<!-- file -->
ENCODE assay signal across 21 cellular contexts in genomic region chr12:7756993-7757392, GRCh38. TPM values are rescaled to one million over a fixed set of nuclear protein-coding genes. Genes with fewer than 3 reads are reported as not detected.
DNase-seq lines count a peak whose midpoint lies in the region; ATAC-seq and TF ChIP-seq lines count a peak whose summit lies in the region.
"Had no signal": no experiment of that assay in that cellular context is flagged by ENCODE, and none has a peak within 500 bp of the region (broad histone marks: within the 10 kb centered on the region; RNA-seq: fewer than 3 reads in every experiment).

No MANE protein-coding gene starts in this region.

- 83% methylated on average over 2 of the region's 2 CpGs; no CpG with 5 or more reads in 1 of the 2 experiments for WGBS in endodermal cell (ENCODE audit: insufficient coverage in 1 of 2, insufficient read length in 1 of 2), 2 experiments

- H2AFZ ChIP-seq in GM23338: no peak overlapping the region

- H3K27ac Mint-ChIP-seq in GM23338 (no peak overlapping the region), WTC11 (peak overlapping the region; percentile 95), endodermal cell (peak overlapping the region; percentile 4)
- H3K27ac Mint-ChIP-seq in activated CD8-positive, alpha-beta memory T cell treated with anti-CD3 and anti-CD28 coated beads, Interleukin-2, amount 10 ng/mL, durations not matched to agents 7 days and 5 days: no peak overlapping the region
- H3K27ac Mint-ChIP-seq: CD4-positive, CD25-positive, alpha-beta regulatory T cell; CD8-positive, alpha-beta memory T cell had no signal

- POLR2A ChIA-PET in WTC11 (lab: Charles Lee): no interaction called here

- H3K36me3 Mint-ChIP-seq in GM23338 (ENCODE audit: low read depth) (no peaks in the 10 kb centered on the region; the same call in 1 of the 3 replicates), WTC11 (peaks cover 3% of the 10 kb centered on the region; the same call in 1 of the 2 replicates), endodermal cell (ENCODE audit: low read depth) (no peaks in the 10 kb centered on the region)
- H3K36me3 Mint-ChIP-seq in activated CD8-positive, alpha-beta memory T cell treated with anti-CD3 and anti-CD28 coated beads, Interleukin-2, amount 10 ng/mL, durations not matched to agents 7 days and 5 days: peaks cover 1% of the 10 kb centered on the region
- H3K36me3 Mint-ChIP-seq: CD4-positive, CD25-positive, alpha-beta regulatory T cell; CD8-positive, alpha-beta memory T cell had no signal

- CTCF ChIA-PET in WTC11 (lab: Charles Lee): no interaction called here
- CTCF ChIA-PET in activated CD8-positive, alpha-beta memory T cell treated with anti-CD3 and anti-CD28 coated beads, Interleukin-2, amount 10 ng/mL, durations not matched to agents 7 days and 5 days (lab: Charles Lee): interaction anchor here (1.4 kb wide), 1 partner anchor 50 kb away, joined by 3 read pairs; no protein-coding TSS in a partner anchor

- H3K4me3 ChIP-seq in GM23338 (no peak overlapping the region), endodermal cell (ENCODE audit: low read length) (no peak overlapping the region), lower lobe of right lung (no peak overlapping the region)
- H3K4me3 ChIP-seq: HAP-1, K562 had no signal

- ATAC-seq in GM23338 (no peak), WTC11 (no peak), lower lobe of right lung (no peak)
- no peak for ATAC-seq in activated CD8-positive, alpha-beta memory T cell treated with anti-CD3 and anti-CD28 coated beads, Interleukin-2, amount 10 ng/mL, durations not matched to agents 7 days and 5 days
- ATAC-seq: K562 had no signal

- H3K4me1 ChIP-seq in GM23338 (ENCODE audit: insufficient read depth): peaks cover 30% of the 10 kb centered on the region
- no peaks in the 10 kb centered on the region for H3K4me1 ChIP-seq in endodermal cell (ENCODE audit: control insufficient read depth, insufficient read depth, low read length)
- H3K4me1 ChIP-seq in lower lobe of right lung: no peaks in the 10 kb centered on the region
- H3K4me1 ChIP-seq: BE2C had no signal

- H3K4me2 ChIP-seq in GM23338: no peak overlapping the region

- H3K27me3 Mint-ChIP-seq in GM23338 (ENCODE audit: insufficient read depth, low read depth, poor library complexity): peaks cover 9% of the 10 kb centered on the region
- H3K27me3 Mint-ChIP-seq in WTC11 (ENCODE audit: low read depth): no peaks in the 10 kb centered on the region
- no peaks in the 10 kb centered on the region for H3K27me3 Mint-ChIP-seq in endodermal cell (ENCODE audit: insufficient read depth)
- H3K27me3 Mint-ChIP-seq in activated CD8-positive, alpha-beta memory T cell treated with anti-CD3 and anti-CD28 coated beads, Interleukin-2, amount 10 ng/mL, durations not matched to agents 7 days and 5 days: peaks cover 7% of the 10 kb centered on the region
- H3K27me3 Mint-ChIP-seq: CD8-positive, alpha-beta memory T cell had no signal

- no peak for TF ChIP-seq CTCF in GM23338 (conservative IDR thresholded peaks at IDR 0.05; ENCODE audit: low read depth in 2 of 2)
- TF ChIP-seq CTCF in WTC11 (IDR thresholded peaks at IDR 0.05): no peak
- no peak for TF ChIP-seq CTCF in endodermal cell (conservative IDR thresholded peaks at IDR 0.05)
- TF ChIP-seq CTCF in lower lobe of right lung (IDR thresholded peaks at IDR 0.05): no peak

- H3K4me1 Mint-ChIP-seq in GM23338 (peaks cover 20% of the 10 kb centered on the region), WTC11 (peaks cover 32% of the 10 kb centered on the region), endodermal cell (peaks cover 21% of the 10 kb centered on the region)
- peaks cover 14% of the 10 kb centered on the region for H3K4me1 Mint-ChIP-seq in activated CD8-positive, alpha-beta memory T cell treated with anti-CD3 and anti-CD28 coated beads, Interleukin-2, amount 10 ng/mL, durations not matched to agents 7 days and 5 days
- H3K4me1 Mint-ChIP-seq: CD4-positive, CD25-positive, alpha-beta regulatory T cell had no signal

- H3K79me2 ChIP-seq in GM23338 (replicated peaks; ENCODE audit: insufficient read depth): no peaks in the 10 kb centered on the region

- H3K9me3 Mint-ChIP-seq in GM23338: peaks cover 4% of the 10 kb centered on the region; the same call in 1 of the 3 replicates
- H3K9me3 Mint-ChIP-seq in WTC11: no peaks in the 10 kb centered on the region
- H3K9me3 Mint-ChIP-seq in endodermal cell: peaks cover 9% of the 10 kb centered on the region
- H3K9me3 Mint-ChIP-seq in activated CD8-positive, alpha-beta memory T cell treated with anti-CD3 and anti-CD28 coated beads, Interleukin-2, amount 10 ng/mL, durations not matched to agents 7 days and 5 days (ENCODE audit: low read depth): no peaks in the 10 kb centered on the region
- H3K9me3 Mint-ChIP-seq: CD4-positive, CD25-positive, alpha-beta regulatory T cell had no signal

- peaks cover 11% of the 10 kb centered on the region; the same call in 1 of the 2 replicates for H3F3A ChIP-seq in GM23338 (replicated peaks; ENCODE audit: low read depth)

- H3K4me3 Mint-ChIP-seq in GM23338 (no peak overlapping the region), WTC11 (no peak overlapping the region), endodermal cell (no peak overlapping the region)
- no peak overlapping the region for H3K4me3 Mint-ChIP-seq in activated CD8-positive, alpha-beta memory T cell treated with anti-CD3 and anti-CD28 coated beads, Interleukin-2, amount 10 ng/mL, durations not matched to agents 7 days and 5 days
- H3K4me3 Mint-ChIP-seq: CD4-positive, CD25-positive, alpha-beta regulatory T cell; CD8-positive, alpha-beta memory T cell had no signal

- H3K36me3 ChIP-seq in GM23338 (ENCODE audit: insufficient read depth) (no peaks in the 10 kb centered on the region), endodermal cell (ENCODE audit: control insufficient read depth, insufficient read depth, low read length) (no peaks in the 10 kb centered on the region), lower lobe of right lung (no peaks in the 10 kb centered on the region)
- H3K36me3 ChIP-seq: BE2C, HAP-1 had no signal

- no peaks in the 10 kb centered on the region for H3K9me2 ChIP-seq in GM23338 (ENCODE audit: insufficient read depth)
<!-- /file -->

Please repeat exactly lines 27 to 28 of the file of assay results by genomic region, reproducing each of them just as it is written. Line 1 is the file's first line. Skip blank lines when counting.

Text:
- H3K27me3 Mint-ChIP-seq in WTC11 (ENCODE audit: low read depth): no peaks in the 10 kb centered on the region
- no peaks in the 10 kb centered on the region for H3K27me3 Mint-ChIP-seq in endodermal cell (ENCODE audit: insufficient read depth)